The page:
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Last week the Bureau of Labor Statistics announced that its measure of worker productivity fell by 0.9% in the first quarter of 2012. Spinning this as positive news — which several politicians and economic commentators did — makes as much sense as asking Mrs. Lincoln if she enjoyed the play. Pretending that this drop might have some salutary effect on the economy suggests a fundamental misunderstanding not only of what productivity is, but also of how it is measured. Labor productivity is a measure of how much a worker produces in a given hour of work. In the long run it is the most important determinant of our standard of living. If workers aren’t producing more goods and services, then it’s impossible for the economy to expand in a sustained way. From World War II until the early 1970s, productivity grew at about 2.5% a year, a rate at which our standard of living doubles every generation or so. Productivity then mysteriously slowed to about half that rate for the next quarter century. While it’s not entirely clear what caused this diminution, economists think that it had something to do with the oil crisis and the massive influx of new workers into the economy as the baby boom generation reached adulthood and women entered the labor force in large numbers. High oil prices and a surplus of labor led firms to spend precious R&D dollars economizing on energy while worrying less about labor productivity. In the mid 1990s productivity growth again surpassed 2.5% a year, likely due to the fruits of the I.T. revolution, prodded by the retail sector’s embrace of these technological gains. More recently, productivity has fallen, and a few economists have suggested that our rapid gains of the previous 15 years may have dissipated. However, we aren’t that good at measuring productivity, so our current picture isn’t terribly clear. For instance, there is evidence that some of the measured gains in productivity have been the result of our statistical agencies conflating gains resulting from trade with gains resulting from actual advances in worker productivity. Other economists suggest that the outsized contribution of massive increases in computing power to our measure of productivity growth overstates the actual gains to our economy. Yet another problem is that measuring productivity is tricky in the short run because we do not measure hours worked very well. While people who work on an assembly line and are paid by the hour can accurately report how many hours they worked last week, most people no longer have such jobs. If asked, they will likely spend a few seconds contemplating the previous week and then make a good-faith guesstimate, with a few hours added to make them look industrious. Here’s the problem this causes: When the economy begins to slow, companies respond to a decreased demand for their services by first reducing hours worked. This is because companies don’t want to jettison skilled labor that was costly to hire and train in the first place, and the savings from any short-term layoff tends to be slight. (We call this phenomenon labor hoarding). The problem — at least for the BLS — is that since they don’t measure hours very well, there is a tendency to overstate the declines in productivity. For example, suppose a firm cuts back production and hours by 5% each. The data gathered by the BLS will indicate output falling by 5% (which is accurate), but it is likely reported hours will have fallen only, say, 2%. As a result, it looks like the average worker somehow became less productive when in reality the data are just incorrect. This likely explains why our measured productivity fell last quarter. Absent some sort of gigantic disaster befalling our country, actual productivity never falls. When it is reported to have fallen, it usually just means that the economy is slowing down and companies have begun cutting back hours. If the slack in demand persists, companies will start cutting workers instead of hours; when this happens, the economy is in real trouble.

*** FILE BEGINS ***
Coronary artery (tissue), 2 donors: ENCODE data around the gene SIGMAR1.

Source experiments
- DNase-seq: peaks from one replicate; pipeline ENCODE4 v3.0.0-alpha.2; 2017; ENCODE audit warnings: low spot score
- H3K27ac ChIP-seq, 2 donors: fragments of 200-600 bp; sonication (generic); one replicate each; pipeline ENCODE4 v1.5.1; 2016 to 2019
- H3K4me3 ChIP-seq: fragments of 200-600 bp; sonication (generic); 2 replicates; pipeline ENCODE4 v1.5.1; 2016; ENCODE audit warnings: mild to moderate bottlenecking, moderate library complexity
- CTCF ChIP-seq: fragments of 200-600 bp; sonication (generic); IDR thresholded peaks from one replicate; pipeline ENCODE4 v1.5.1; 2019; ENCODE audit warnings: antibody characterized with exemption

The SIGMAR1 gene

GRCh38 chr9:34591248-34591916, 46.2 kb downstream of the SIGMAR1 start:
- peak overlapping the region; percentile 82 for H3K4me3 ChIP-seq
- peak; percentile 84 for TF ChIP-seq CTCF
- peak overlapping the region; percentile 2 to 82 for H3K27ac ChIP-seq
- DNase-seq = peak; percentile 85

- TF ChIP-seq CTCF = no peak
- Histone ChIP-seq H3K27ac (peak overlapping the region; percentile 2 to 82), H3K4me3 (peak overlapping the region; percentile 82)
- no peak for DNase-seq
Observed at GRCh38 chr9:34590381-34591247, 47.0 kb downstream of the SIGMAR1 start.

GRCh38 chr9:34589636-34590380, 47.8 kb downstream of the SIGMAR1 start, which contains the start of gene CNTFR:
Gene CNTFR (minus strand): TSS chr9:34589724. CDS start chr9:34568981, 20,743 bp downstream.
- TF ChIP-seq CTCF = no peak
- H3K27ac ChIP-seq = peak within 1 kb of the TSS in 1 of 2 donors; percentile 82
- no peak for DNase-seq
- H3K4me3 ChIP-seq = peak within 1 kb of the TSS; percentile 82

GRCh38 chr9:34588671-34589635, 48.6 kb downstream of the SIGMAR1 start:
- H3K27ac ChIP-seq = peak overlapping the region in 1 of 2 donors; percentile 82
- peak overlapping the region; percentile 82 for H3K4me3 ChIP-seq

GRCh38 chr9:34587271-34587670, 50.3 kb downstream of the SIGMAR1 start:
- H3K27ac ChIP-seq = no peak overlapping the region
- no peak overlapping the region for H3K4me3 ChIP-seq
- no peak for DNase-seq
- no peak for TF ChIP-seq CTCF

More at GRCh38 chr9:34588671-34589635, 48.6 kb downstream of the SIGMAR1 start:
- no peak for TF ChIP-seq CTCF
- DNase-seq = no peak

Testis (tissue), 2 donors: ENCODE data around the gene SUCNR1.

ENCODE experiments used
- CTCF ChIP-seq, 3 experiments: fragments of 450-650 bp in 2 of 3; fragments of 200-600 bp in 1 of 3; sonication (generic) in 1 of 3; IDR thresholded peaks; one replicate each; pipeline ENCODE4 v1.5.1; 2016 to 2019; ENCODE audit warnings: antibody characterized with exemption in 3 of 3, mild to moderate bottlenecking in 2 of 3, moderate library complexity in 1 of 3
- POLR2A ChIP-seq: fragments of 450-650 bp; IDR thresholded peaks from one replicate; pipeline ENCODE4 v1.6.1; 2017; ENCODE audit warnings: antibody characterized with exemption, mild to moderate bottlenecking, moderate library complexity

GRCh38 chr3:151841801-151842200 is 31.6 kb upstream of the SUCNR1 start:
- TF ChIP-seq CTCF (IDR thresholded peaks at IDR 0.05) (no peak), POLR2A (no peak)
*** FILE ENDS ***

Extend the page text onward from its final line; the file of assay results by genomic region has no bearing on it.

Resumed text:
TARIFF-IED: Trade Talk with Matthew Rooney
This week, trade relations between the U.S. and India are continuing to escalate. Earlier this month, the U.S. stopped granting India special trade privileges by taking away the Generalized System of Preferences (GSP) program, and India has responded by enforcing more tariffs of its own. The George W. Bush-SMU Economic Growth Initiative Director Matthew Rooney breaks down the trade conflict: For more information on trade groups and the global economy, visit www.bushcenter.org/scorecard.
How Trade Spreads Holiday Cheer
It is projected that the average American household will spend more than $1,000 during the holidays this year.
Deporting Salvadorans May Lead to Economic Decline
We should think carefully about a policy whose major impacts are likely to be reductions in employment and economic activity here at home, and increased instability and lawlessness along our borders.
Bush Institute's Laura Collins Talks Immigration on Good Morning Texas
Last week, Deputy Director of Economic Growth at the George. W. Bush Institute Laura Collins spoke with Good Morning Texas about immigration myths. During the interview, Collins had the opportunity to set the record straight and address common misconceptions about legal immigrants living in America today. The segment was inspired from facts released earlier this fall by the Bush Institute in the third edition of America's Advantage: A Handbook on Immigration and Economic Growth. Watch the full Good Morning Texas interview here.